Tuesday, August 23, 2016

Beowulf: A Translation and Commentary by J.R.R. Tolkien

Beowulf: A Translation and Commentary
by J.R.R. Tolkien [829.3 BeoYt] 

While J.R.R. Tolkien is best remembered today as a fantasy author, most of his working life was spent in academia as one of the world’s leading authorities on Old and Middle English language and literature. Tolkien had very specific ideas on how the Old English poem “Beowulf” should be translated into modern English, as well as the difficult choices faced in the translation process, which he spelled out in his 1940 essay “On Translating Beowulf.” (This essay can be found in the 1983 anthology, The Monsters and the Critics, and Other Essays, which unfortunately is not currently held by Lincoln City Libraries; a good summary of the essay is available at https://en.wikipedia.org/wiki/On_Translating_Beowulf) Among other things, he strongly believed that a modern translation should reflect the fact that the Old English language used in the poem would have already seemed archaic at the time of its composition. This recently published prose translation shows him putting these beliefs into practice. The result is a translation that is challenging to read. Readers who just want to know the general storyline might find a different translation more accessible, but this one has the advantage of giving something of the feel of the ancient text.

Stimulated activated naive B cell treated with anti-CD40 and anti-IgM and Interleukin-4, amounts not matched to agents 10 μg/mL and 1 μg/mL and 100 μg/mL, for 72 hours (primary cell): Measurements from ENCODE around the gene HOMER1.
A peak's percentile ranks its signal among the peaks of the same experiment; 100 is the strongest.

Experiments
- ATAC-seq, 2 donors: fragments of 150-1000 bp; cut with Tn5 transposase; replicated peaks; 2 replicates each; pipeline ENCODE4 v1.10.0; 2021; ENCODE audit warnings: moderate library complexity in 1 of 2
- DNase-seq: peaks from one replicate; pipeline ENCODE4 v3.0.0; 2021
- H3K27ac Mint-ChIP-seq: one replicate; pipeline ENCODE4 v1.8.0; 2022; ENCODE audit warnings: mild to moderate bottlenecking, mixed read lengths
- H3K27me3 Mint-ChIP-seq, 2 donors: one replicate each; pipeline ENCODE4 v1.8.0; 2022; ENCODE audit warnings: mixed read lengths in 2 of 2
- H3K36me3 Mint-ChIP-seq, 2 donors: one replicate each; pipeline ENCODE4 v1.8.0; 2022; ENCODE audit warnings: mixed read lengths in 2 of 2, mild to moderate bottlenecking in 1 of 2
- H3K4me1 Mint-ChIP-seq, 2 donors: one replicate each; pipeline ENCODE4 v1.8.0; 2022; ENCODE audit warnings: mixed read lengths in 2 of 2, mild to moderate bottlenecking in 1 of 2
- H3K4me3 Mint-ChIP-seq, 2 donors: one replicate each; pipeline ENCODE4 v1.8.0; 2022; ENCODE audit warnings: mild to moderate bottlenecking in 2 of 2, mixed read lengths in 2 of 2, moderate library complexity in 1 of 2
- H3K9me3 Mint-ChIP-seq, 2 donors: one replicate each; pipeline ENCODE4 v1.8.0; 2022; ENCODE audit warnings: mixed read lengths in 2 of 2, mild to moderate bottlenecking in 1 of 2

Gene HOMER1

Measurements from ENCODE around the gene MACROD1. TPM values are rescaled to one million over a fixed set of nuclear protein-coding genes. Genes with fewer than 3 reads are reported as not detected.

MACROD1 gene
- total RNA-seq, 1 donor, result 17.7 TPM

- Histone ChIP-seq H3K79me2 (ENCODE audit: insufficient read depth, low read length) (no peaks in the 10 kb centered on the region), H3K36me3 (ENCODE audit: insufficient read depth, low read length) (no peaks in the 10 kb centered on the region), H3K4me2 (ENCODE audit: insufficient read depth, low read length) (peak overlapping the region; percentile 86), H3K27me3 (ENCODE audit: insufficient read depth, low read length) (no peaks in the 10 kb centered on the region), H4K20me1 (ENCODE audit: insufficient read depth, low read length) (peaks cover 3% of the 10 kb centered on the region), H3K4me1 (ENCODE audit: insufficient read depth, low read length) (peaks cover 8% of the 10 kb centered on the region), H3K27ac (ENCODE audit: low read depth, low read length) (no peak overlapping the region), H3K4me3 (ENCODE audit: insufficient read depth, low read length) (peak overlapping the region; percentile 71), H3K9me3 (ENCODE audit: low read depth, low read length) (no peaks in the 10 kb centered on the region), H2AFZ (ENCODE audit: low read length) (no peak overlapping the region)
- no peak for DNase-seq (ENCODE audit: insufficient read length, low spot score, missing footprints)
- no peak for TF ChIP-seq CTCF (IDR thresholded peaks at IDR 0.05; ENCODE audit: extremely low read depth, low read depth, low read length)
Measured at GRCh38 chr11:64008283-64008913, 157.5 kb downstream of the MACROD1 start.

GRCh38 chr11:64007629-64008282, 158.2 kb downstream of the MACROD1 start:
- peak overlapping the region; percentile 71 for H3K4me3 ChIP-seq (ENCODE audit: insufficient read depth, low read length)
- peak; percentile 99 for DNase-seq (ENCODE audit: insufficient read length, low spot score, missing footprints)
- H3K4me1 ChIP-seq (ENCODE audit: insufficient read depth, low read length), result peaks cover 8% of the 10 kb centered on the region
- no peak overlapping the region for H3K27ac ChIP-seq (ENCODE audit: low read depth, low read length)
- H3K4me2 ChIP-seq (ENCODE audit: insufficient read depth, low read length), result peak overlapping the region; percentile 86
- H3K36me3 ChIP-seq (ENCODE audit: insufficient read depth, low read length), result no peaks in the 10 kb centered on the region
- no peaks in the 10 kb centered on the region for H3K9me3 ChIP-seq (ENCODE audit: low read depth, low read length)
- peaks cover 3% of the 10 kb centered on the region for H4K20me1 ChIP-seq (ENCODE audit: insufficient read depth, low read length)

This volume, however, contains more than just the translation of the text. As an Oxford professor, Tolkien lectured regularly on Beowulf to students who were assigned to translate portions of the Old English text. The “Commentary” is based on those lectures. Far more than just an examination of what modern words might be used to translate particular Old English ones, the Commentary is a lively and fascinating examination of the historical and religious context of the poem.

Tolkien believed (along with some other scholars) that “Beowulf” as we know it is a blending of accounts of early Scandinavian historical figures with an ancient folktale. Included in the volume is “Sellic Spell,” which is Tolkien’s attempt to show what this hypothetical folktale on its own might have been like.

This volume is not a quick read, and it may not be for everyone – not even for all Tolkien fans – but it is a rewarding read for those interested in Tolkien’s scholarly side.
[ Wikipedia page for Tolkien’s Beowulf book ]

Recommended by Peter J.
Virtual Services Department

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